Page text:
Friday, March 22, 2019

Datanomics Costs, Benefits, and Value of Research Data

Datanomics: the value of research data. Neil Beagrie. Jisc Invitational Workshop, Glasgo., February 2019.
 Slides from presentation on Datanomics Costs, Benefits, and Value of Research Data. His description of the slides: 

Twenty years ago format obsolescence was seen as the greatest long-term threat to digital information.  Arguably, experience to date has shown that funding and organisational challenges are perhaps more significant threats. I hope this presentation helps those grappling with these challenges and shows some key advances in how to use knowledge of costs, benefits and value to support long-term sustainability of digital data and services.

These are the slides from my keynote presentation to the joint Digital Preservation Coalition / Jisc workshop on Digital Assets and Digital Liabilities - the Value of Data held in Glasgow in February 2018. The slides summarise work over the last decade in the key areas of exploring costs, benefits and value for data. The slides posted here have additional slide notes and references to new publications since the workshop and some modifications such as removal of animations.

Some notes from the slides:
Costs. Keeping Research Data Safe (KRDS)  rules of thumb.
  1. Getting data in takes about Half of the lifetime costs, Preservation about a sixth, access about a third.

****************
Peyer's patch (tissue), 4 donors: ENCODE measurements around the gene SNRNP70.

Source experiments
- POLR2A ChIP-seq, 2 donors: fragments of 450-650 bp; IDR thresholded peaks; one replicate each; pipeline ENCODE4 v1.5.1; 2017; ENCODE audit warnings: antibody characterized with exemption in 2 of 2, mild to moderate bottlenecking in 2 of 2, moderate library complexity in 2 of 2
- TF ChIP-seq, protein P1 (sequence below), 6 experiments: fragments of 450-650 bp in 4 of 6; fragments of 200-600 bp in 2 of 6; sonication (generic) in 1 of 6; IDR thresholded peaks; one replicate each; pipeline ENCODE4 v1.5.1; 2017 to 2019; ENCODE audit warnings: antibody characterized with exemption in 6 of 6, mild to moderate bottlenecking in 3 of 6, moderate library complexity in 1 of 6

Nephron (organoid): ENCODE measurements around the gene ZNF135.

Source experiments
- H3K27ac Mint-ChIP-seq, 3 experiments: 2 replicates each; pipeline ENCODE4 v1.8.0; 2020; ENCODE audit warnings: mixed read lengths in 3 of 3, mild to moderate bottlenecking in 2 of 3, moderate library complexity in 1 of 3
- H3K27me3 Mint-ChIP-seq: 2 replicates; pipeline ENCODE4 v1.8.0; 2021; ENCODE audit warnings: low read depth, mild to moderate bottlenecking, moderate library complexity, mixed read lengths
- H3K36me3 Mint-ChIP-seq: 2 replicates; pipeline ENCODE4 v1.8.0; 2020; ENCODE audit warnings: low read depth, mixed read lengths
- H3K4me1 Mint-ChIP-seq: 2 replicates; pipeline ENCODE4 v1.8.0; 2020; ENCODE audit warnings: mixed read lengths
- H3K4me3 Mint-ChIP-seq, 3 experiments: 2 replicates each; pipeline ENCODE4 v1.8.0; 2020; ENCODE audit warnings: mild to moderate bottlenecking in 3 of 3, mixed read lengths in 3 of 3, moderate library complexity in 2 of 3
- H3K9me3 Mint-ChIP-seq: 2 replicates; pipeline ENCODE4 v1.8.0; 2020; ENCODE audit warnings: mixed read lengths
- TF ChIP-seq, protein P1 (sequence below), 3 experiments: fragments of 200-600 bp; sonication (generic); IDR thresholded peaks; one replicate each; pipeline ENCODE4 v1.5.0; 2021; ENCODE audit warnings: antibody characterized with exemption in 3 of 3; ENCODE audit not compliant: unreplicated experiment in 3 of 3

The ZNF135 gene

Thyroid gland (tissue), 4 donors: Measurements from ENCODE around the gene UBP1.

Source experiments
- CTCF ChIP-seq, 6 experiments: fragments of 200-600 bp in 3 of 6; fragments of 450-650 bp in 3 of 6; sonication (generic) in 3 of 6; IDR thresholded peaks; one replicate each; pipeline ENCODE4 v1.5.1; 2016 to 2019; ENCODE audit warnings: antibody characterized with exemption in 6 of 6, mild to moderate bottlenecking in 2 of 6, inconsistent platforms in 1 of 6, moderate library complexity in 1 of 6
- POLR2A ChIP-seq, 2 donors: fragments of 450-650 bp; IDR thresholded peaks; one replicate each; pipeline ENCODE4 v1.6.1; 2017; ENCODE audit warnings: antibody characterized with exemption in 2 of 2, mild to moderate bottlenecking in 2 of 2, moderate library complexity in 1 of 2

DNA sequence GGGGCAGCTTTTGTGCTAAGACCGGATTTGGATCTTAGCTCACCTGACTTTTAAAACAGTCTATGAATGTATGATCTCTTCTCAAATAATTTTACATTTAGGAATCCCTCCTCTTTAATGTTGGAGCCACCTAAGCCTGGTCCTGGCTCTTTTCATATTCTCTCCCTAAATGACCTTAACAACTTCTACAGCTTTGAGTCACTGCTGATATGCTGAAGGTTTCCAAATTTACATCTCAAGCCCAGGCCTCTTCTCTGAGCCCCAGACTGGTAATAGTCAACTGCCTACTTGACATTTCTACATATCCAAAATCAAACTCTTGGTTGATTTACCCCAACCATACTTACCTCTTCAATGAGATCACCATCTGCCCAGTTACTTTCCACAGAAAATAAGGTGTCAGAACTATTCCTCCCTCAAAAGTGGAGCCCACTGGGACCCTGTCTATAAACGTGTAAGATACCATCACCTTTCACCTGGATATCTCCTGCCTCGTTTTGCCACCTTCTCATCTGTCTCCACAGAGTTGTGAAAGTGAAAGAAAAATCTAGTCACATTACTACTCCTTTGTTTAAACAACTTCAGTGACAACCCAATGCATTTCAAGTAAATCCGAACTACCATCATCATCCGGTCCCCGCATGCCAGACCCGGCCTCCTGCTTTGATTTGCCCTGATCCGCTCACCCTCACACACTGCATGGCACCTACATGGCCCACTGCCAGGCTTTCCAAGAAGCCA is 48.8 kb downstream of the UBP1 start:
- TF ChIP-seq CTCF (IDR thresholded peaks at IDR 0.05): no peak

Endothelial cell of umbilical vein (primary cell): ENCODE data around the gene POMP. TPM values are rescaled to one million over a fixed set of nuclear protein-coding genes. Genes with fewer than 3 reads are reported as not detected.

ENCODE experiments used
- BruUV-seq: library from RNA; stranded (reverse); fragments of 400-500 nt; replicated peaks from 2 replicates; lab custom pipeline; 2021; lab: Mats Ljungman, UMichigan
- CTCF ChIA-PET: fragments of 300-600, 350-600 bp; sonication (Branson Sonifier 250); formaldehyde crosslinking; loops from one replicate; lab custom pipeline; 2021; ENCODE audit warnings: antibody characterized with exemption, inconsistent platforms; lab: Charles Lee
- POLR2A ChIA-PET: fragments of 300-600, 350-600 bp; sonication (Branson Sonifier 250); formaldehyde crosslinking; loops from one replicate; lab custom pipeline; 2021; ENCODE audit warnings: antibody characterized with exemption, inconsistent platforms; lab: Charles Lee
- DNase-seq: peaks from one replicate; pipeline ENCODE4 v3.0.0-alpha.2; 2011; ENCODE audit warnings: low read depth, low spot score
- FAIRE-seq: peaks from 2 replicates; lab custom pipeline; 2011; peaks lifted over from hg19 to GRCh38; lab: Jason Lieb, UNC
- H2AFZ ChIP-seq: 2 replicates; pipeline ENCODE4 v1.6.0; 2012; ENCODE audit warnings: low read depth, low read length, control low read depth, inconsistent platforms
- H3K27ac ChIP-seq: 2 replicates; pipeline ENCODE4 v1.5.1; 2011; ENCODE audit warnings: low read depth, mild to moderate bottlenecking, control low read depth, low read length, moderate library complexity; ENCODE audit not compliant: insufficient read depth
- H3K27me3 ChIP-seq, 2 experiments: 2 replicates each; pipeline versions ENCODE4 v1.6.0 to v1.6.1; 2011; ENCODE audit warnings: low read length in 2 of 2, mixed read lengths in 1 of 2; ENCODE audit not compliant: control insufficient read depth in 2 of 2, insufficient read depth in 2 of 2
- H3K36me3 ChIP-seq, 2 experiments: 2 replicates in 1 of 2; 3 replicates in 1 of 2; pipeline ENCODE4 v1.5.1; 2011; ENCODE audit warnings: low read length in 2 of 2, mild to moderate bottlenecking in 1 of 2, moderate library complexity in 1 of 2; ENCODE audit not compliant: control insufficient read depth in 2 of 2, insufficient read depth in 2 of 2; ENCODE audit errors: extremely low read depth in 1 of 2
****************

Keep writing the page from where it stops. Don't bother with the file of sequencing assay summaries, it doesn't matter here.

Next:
2. Preservation costs decline over time. 
  3. Fixed costs are significant for most data archives 
  4. Staff are the most significant Proportion of archive costs.

The KRDS Benefits Framework. Benefit from Curation of Research Data. Framework arranged on 3 dimensions.
  1. What is the outcome?
  2. When is it received?
  3. Who benefits?
Valuing Intangible Assets: Measuring value of intangible assets is much harder than for physical assets. We measure value of data services not just data alone

Economic Metrics Used
  • Investment Value Amount spent on producing the good or service
  • Use Value Amount spent by users to obtain the good or service
  • Contingent value: the amount users are “willing to accept” in return for giving up access
  • Efficiency gain: user estimates of time saved by using the Data Service resources
  • Return on investment: the estimated increase in return on investment due to the additional use
Must also look at the Costs of Inaction
  • Rate of loss of research data sets: 17% per annum
  • Partial information loss: 7% per annum
  • Rate of loss for web-links to data: c. 5.5% per annum
  • Access / Data requests fulfilled
  • Delay in elapsed time to fulfill data requests. Up to 6 months

Recommendations: Investigate the relative costs and benefits of curation levels, storage, or appraisal for what to keep.

“Five or six decades since the beginning of the Information Age, the namesake of this age, and the major asset driving today’s economy, is still not considered an accounting asset”

“Corporations typically exhibit greater discipline in tracking and accounting for their office furniture than their data”

Use cost data to look for trends, leverage our efforts, investigate the relative costs and benefits of curation levels, storage, and look towards hierarchical curation management.

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